Not so long ago one did not have to explain who Henry Green (1905-73) was. In his heyday, the 1940s and 1950s, critics queued up to praise him. Fellow writers abandoned jealous rivalries and joined the chorus. To V. S. Pritchett he was "the most gifted prose writer of his generation". Olivia Manning, almost as generous, rated him "one of the two great creative novelists of this generation". The only constituency that remained unmoved was the public. Green once claimed to his publisher: "You can never popularise me." And sales figures during his lifetime - when none of his books sold more than 10,000 copies - bore him out. Since his death, various publishers have given him a well-intentioned punt, but much of his best work is now out of print.
One can understand why some readers might have a problem with Green. Except for a couple of works set during the war and its aftermath, his books do not take place against a backdrop of momentous historical events. Many events go unexplained, but nothing fantastical or mystical occurs: nobody flies or lives to be 150. There are tensions, but the books are hardly page turners. His characters do not utter fluent, well-crafted speeches in which their motives are clearly outlined, but rather grope, as people in life do, from one self-contradicting thought to the next. The books are full of subtle and oblique happenings that, as Jeremy Treglown says, defy "tidy explication". It is typical of Green to have admired the obscure Arabist C. M. Doughty, noting with approval of his Arabia Deserta :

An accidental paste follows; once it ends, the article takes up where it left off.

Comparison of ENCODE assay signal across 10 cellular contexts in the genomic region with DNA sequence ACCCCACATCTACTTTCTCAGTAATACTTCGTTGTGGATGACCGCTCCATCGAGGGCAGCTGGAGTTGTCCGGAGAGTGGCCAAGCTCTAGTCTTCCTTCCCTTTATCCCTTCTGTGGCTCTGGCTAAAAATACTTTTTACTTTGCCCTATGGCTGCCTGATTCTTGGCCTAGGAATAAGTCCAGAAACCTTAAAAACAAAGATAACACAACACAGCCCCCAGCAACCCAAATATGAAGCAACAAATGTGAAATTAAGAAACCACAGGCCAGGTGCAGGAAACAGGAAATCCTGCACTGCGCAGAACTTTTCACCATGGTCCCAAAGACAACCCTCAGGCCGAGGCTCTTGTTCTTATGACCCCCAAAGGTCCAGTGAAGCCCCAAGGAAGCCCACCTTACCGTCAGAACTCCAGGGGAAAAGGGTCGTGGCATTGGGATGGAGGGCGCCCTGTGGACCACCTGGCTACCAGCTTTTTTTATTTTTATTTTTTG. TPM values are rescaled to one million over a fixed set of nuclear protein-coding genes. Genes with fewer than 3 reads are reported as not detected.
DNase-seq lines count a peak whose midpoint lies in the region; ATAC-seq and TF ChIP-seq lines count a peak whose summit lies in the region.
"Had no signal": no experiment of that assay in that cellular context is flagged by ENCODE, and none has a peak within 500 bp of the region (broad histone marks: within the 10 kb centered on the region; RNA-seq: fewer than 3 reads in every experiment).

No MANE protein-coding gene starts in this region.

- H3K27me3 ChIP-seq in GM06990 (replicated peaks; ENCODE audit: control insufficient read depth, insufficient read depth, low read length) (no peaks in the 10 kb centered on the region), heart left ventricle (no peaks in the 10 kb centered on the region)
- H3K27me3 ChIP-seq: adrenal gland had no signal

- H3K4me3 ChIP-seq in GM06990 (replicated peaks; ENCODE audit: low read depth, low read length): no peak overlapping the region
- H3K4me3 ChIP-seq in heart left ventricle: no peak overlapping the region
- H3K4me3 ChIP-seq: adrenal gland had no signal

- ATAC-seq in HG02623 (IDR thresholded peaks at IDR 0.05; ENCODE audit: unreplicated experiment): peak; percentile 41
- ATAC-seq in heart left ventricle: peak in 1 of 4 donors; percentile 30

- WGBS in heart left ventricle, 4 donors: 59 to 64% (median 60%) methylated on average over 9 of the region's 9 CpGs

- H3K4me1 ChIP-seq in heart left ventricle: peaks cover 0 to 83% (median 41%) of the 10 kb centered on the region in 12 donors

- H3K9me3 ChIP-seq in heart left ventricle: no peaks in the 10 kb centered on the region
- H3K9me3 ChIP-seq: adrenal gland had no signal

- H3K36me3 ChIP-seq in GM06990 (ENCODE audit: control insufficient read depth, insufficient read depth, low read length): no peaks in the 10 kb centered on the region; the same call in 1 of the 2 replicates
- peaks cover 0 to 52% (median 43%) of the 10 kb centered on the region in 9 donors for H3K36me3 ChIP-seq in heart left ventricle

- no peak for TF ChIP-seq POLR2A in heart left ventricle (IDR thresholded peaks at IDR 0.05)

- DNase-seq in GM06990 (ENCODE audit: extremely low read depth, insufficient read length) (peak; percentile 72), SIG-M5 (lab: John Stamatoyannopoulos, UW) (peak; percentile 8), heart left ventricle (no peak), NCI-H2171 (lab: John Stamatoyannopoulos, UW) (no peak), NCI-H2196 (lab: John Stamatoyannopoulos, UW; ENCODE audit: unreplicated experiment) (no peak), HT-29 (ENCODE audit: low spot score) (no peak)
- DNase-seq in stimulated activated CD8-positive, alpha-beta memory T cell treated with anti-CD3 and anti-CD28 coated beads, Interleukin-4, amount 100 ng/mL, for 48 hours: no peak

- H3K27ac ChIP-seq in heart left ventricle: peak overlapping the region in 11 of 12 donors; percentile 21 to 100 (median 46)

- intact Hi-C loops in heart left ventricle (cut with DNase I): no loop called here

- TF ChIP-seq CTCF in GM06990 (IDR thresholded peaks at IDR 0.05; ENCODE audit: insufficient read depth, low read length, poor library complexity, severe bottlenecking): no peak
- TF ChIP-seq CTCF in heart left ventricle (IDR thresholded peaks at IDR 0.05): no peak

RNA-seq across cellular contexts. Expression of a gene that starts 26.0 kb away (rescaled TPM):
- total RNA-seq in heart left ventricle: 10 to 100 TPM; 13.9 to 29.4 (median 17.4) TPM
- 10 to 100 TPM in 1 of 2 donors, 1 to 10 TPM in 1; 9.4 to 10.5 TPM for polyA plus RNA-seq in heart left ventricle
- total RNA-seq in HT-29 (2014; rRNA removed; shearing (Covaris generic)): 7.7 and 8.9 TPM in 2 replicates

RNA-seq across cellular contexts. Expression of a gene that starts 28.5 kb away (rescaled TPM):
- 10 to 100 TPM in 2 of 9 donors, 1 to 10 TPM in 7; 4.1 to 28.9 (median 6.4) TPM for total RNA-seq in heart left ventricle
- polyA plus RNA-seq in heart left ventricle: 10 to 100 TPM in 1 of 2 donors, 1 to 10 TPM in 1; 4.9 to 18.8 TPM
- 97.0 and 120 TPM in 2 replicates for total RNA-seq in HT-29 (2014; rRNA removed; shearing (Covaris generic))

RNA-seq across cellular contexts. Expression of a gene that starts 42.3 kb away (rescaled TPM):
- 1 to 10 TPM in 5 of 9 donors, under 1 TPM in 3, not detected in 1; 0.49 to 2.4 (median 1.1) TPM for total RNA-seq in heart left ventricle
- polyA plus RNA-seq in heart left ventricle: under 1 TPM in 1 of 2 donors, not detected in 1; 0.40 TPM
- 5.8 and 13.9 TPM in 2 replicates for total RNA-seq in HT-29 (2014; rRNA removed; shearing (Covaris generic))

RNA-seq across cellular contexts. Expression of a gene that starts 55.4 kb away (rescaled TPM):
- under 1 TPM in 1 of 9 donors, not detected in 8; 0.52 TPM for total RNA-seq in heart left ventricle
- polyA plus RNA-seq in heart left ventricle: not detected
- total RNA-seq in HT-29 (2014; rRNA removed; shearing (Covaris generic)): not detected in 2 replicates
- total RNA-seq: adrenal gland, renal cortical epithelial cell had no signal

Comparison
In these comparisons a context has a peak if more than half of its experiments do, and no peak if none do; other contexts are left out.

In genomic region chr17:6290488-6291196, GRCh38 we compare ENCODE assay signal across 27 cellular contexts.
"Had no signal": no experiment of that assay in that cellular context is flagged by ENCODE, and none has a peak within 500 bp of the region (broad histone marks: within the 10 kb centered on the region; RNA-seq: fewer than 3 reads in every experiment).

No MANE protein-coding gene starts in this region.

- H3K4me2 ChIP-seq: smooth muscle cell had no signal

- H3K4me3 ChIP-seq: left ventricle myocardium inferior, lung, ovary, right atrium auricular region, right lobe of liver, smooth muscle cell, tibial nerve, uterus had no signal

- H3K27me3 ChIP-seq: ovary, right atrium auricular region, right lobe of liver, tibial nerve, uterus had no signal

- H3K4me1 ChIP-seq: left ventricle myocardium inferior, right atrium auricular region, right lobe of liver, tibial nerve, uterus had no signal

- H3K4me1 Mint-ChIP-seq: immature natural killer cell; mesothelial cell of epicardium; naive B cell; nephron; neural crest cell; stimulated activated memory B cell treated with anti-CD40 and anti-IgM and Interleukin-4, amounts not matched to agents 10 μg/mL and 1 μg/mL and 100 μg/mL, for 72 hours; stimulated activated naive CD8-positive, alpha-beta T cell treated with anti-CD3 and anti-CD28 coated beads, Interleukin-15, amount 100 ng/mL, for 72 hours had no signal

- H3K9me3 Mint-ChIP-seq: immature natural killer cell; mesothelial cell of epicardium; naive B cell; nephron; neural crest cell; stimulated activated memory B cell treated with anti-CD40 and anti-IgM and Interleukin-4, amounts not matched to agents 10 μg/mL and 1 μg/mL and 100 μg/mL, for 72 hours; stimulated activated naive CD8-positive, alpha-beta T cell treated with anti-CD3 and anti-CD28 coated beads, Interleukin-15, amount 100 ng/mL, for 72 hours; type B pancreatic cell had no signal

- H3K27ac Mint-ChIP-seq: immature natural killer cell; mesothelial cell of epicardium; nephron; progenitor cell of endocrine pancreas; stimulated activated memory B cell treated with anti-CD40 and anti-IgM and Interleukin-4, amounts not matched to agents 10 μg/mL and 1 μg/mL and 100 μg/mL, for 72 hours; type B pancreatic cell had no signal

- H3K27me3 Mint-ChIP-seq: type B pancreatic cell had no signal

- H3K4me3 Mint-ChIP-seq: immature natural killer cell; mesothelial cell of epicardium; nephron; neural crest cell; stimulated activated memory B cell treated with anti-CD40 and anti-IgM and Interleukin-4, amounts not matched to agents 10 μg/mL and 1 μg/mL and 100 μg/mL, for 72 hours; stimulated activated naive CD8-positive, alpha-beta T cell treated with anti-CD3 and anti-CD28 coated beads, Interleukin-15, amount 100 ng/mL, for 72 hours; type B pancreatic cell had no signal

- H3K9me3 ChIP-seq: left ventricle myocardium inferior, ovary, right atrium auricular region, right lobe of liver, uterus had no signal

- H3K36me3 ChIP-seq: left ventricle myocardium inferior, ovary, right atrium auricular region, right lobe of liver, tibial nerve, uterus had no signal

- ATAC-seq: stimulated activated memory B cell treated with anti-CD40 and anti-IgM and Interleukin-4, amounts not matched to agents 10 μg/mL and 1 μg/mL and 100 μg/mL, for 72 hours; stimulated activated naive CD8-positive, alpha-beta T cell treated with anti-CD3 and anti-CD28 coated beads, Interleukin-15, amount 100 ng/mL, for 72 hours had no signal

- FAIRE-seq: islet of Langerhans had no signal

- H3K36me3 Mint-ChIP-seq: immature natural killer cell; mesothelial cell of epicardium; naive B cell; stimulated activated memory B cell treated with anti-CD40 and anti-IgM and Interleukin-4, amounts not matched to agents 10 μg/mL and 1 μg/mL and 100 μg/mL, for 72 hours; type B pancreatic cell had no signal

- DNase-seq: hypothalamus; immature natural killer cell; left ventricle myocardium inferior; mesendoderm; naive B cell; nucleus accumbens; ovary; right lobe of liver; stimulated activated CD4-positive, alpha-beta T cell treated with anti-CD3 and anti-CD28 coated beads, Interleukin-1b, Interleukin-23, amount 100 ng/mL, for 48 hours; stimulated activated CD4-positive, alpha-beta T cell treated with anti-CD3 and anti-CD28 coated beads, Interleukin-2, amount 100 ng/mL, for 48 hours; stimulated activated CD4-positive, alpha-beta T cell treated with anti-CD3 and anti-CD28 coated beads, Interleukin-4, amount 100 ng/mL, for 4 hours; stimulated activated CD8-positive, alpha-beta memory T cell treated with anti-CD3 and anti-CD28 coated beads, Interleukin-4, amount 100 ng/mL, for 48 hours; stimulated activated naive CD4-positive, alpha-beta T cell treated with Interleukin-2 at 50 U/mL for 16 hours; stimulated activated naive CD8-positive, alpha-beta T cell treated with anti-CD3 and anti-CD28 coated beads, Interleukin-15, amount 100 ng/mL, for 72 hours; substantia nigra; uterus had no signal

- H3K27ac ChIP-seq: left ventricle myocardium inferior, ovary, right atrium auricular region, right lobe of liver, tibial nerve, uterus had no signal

"He was an untrained archaeologist. One of the merits of his book is that he finds almost nothing, certainly nothing of any value." Green's syntax and punctuation are a final stumbling block, frequently so enigmatic as to require sentences to be read more than once: a slap in the face for today's time-poor readers.